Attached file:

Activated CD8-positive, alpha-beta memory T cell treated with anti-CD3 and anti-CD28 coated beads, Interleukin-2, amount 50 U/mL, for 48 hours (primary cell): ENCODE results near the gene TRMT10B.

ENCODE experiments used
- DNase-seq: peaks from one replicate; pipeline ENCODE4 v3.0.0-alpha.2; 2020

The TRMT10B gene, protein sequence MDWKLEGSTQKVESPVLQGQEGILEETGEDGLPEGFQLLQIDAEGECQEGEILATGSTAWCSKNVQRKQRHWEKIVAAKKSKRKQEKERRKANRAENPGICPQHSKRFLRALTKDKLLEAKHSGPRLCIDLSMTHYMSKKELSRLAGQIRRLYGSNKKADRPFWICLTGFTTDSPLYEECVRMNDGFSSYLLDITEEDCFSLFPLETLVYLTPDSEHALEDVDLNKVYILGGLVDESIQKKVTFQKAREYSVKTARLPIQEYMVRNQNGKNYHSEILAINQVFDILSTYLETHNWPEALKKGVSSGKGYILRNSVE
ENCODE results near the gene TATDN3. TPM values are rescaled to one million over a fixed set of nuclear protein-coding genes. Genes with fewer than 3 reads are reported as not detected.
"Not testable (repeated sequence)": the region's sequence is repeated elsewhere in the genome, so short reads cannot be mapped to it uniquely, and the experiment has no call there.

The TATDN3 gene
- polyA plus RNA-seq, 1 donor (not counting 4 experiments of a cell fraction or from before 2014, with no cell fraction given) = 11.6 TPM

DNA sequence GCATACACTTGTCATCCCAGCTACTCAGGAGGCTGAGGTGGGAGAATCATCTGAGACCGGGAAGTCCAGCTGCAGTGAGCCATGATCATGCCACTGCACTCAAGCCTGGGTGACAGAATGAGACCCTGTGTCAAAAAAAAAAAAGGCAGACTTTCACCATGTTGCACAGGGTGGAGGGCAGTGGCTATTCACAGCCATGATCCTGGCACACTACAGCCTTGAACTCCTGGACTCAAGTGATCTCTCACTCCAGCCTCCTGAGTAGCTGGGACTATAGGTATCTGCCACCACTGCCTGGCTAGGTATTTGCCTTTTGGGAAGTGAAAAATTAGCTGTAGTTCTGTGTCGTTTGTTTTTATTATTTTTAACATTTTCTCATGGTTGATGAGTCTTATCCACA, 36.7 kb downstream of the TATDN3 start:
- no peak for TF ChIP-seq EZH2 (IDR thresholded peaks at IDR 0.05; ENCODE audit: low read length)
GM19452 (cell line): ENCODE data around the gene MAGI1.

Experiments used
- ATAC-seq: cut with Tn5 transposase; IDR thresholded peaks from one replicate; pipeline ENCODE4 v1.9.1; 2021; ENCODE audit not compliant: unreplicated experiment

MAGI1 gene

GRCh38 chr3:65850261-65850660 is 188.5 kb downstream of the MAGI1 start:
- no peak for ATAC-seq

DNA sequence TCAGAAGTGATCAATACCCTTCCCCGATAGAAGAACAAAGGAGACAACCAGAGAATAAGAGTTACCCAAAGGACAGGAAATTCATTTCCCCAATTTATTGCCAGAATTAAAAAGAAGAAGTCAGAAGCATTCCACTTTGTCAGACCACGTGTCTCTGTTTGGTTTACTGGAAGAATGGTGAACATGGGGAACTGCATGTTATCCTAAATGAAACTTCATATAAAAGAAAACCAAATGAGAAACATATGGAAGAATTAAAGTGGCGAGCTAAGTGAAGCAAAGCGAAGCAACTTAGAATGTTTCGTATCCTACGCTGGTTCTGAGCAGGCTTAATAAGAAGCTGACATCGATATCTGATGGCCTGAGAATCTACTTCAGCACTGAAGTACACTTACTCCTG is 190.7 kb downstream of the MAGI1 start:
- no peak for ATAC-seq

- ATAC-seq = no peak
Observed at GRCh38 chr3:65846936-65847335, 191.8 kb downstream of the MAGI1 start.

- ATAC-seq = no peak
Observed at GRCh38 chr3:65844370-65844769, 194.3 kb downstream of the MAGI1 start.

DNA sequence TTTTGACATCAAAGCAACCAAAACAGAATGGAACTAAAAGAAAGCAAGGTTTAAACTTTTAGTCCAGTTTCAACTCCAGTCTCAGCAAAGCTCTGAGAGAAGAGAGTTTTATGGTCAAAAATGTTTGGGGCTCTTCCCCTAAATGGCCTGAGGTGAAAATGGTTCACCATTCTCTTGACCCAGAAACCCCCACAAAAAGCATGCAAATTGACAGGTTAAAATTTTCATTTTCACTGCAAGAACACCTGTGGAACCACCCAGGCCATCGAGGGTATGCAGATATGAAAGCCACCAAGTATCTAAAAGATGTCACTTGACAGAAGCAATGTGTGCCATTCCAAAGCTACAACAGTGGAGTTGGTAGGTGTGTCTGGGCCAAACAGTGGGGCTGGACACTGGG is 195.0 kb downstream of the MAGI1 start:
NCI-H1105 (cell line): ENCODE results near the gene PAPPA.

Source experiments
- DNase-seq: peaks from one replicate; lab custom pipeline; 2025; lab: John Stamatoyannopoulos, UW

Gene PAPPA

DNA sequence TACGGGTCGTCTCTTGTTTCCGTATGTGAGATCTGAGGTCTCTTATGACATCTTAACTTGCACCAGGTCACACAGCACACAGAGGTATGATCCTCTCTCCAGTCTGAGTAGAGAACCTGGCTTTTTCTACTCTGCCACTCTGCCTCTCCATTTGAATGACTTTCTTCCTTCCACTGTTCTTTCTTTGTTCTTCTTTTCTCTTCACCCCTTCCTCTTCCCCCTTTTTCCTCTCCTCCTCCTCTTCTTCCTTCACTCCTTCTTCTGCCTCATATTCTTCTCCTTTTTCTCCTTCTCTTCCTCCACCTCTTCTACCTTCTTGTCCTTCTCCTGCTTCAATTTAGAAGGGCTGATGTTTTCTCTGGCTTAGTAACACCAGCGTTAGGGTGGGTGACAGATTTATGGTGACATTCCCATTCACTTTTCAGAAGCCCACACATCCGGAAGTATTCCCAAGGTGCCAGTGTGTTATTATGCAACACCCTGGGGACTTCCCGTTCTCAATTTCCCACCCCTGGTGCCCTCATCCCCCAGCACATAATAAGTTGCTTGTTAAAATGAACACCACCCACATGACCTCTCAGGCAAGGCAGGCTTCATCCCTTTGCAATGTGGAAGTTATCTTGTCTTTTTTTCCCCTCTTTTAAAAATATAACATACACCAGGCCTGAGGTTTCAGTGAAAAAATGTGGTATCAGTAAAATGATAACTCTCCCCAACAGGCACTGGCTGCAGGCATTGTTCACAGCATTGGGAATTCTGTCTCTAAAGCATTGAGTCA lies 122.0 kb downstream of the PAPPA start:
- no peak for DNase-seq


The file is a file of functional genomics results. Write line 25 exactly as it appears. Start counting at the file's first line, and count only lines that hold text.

Source experiments